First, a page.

Access to Communication: Every effort to protect and preserve incarcerated people’s ability to communicate with their friends and family outside of the facilities should be made. Fees for phone and videoconference calls should be waived if there are limits to in-person visitation. This will maintain community contacts.
Access to Legal Counsel: Incarcerated people should have free, confidential, timely access to legal counsel and law libraries. This includes in-person visitation and ample videoconference and telephone communications. Further, facilities must ensure that detained and incarcerated people can meaningfully contribute to their legal cases.
Avoid Lockdowns: Any system or facility-wide lock-down or interruptions in regular activities, such as exercise or visits and phone calls with families or attorneys, should be based solely on the best science available and should be as limited as possible in scope and duration. Unneeded lockdowns and solitary confinement expose individuals to significant trauma while doing nothing to decrease the risk of COVID-19 exposure. Making matters worse, when on lock down or held in solitary confinement people may not be able to alert staff if they are experiencing symptoms.
Reduce unnecessary parole and probation meetings: People deemed “low risk” should not be required traveling to, from, and waiting in crowded lobbies for parole or probation officer meetings. Rather those longer needing supervision should be discharged. As many people as possible should be allowed to check in by telephone to limit exposure.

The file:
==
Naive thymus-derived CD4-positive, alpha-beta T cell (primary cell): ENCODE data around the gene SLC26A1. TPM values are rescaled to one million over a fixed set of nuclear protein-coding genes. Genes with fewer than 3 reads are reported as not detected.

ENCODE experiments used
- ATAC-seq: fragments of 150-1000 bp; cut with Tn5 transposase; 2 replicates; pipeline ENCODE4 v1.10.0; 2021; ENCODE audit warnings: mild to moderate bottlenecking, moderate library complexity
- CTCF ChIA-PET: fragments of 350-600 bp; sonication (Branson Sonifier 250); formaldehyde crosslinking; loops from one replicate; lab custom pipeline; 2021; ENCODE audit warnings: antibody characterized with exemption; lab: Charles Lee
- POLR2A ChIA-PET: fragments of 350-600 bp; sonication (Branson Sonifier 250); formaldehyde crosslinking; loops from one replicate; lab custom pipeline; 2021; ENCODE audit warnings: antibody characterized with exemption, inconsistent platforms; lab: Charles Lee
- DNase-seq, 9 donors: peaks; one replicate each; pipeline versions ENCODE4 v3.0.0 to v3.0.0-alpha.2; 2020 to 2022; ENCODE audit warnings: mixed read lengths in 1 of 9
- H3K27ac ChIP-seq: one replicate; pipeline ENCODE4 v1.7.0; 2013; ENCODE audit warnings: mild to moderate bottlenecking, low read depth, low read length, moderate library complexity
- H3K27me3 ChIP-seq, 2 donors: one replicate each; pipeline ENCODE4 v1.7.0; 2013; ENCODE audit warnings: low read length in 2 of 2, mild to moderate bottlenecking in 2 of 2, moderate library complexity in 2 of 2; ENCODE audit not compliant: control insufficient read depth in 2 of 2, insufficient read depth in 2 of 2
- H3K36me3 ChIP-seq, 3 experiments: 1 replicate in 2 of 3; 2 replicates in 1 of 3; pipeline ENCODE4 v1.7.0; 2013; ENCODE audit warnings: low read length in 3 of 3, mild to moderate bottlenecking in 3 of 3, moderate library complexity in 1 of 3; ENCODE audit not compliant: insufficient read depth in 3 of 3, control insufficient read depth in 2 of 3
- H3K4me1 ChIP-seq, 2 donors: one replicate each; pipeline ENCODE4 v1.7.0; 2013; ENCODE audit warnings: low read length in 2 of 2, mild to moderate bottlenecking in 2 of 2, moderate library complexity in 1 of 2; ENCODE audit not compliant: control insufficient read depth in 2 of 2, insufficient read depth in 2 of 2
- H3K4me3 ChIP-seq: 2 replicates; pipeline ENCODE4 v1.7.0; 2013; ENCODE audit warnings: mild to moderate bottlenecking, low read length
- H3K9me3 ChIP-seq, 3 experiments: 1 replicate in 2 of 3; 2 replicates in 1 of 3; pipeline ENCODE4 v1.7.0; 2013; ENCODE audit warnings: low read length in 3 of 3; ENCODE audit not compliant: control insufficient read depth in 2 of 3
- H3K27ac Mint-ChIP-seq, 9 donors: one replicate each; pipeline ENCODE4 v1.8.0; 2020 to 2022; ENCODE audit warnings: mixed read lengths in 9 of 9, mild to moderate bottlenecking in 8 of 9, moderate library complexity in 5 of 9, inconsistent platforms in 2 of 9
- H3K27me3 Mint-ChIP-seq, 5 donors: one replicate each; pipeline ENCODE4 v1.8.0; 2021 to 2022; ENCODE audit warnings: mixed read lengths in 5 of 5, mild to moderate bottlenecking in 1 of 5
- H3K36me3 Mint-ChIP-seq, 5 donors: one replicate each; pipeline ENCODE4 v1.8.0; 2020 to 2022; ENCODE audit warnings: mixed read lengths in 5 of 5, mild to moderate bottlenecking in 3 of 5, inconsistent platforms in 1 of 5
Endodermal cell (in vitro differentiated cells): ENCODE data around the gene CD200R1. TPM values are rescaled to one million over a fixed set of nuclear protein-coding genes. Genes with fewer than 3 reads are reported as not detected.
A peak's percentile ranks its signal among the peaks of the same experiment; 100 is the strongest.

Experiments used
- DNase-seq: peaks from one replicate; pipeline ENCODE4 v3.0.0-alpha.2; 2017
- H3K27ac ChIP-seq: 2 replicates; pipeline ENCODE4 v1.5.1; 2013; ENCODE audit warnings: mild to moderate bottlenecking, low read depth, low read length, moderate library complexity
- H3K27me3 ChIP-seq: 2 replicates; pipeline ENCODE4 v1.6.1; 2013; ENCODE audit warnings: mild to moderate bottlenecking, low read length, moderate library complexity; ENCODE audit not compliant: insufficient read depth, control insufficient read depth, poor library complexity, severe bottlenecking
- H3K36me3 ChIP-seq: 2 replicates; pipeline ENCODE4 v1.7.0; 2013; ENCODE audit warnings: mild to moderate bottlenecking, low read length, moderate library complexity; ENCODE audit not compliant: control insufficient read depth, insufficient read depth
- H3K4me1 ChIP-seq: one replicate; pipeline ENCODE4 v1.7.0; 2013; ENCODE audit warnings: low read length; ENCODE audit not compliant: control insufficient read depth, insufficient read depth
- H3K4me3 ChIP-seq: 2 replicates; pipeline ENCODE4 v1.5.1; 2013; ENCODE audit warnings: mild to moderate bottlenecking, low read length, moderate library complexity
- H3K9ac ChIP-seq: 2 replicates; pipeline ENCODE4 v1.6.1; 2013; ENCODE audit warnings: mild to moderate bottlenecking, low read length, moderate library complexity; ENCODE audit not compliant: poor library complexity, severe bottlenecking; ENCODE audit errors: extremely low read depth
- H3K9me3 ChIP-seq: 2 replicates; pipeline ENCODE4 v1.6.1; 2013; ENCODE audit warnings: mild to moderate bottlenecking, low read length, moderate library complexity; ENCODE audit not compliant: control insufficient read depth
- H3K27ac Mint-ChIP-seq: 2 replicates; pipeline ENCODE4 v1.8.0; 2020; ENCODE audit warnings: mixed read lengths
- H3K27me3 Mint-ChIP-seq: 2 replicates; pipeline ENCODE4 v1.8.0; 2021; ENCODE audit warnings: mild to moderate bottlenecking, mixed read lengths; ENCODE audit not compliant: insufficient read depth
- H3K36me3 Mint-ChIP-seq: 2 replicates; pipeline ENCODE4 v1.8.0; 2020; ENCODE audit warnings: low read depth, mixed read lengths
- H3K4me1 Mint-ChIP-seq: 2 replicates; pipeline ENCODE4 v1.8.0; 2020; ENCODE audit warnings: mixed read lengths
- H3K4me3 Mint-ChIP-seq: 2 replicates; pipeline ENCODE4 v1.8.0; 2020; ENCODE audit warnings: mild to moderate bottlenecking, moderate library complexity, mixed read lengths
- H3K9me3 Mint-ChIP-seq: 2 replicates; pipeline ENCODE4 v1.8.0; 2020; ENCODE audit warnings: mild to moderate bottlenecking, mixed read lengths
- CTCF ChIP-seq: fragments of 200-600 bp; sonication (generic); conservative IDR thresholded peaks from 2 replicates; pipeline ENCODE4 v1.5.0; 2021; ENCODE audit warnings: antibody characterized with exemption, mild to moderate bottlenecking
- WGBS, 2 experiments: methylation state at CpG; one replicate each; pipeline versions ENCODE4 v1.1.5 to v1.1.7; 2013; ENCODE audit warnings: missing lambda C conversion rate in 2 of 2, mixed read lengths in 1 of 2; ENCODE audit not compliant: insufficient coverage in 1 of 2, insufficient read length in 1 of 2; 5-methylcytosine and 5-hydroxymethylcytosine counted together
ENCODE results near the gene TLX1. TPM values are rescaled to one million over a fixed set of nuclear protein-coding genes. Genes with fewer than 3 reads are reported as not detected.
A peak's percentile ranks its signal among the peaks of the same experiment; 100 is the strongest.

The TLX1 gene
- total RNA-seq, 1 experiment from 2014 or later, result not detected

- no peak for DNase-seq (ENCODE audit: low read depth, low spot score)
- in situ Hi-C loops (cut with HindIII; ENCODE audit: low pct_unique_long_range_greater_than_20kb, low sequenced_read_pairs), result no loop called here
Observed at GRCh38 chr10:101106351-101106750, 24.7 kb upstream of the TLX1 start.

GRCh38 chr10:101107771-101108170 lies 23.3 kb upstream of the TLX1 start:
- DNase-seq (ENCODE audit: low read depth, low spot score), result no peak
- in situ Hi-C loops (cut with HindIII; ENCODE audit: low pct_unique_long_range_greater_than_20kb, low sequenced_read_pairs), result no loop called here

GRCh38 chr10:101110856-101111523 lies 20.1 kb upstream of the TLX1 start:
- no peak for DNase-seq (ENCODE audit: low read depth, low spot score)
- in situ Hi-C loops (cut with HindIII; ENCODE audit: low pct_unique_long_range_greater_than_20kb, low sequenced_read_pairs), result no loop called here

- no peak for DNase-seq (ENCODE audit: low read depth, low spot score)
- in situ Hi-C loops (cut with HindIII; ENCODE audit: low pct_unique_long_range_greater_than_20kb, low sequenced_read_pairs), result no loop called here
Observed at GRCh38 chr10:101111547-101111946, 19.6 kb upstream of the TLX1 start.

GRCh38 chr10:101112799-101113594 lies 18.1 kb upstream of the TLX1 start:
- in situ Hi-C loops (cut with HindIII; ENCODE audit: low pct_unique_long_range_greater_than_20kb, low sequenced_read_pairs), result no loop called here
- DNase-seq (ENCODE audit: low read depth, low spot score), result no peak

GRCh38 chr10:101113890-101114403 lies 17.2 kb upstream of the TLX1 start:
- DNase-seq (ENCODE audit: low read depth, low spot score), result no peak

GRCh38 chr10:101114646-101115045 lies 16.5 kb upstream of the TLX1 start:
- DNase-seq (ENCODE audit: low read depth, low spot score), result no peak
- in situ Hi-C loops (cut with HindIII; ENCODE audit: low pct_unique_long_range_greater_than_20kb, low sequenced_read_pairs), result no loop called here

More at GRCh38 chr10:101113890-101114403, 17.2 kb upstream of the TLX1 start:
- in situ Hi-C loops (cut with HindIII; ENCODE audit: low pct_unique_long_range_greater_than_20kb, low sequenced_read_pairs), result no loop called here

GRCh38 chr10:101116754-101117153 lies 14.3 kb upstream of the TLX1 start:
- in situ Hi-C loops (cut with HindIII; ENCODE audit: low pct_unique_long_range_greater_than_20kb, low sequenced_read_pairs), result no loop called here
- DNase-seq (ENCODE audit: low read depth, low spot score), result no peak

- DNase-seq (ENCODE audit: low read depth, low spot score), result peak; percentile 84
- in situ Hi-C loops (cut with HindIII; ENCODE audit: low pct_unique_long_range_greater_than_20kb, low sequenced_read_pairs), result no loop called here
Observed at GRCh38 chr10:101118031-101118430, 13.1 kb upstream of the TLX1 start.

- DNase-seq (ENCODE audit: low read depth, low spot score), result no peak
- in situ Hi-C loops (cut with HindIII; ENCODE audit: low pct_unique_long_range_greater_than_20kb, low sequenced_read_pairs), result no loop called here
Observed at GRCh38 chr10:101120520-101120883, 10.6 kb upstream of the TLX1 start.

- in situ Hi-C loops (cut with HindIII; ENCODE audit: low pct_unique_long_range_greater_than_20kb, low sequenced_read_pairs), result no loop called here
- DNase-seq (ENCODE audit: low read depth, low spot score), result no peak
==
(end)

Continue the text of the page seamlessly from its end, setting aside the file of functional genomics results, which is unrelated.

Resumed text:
In these uncertain times we cannot forget ANY community members' health safety. In the letter below, we ask Governor Bel Edwards to remember his promise to protect the health and safety of all Louisianans. Please contact the individuals below to encourage them to keep all Louisianans safe and to comply with these public health recommendations:
Chief Justice Bernette Joshua Johnson, Louisiana Supreme Court
James L. Le Blanc, Secretary, Louisiana Department of Public Safety and Corrections
Dr. James Beuche, Deputy Secretary, Louisiana Office of Juvenile Justice
Sheryl Ranatza, Chair, Louisiana Board of Pardons and Committee on Parole
Steve Russo, Acting Secretary, Louisiana Department of Health
Matthew Block, Executive Counsel to the Governor
Jonathan Vining, DOC General Counsel
Leslie Ricard Chambers, Esq., Criminal Justice Policy Advisor
Michael Ranatza, Executive Director, Louisiana Sheriffs’ Association